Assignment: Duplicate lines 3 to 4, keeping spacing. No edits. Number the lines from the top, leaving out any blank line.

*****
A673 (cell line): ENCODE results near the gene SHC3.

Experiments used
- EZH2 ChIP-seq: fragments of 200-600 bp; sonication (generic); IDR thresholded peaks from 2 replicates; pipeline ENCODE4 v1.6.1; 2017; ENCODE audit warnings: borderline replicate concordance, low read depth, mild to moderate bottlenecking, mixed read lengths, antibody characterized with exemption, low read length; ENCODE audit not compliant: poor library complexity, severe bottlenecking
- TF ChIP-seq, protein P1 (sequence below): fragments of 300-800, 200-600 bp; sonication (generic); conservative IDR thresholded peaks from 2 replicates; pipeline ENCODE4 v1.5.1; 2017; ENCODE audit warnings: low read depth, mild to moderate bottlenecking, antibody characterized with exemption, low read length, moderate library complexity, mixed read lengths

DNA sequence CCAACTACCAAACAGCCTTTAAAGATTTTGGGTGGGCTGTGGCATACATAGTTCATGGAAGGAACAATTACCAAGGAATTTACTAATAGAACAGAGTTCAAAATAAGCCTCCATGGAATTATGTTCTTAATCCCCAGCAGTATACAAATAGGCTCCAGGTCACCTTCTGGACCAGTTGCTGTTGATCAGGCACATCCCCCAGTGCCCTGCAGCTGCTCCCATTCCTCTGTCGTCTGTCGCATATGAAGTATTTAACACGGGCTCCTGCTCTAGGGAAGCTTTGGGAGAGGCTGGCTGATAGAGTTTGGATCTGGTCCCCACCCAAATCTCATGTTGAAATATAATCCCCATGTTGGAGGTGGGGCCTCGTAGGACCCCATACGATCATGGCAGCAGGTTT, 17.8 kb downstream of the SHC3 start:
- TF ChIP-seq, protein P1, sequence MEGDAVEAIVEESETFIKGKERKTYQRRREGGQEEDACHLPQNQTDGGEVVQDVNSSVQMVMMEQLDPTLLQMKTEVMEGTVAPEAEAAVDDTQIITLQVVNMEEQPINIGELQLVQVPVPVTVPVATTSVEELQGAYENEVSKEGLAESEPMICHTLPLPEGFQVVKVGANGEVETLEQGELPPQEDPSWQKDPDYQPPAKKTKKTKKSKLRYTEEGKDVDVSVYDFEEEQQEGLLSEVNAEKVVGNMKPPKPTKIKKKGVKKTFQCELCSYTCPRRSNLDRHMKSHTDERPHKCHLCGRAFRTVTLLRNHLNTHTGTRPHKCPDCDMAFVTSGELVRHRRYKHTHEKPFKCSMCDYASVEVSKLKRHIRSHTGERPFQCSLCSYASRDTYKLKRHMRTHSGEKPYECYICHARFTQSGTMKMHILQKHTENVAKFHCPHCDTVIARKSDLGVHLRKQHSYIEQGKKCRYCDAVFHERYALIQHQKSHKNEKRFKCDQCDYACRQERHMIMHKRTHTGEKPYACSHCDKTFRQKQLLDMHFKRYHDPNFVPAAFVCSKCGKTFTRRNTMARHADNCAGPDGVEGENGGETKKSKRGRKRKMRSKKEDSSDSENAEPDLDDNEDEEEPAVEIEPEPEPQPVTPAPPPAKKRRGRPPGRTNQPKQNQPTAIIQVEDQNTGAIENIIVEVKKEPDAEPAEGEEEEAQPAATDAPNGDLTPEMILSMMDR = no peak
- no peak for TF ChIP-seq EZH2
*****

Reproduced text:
- EZH2 ChIP-seq: fragments of 200-600 bp; sonication (generic); IDR thresholded peaks from 2 replicates; pipeline ENCODE4 v1.6.1; 2017; ENCODE audit warnings: borderline replicate concordance, low read depth, mild to moderate bottlenecking, mixed read lengths, antibody characterized with exemption, low read length; ENCODE audit not compliant: poor library complexity, severe bottlenecking
- TF ChIP-seq, protein P1 (sequence below): fragments of 300-800, 200-600 bp; sonication (generic); conservative IDR thresholded peaks from 2 replicates; pipeline ENCODE4 v1.5.1; 2017; ENCODE audit warnings: low read depth, mild to moderate bottlenecking, antibody characterized with exemption, low read length, moderate library complexity, mixed read lengths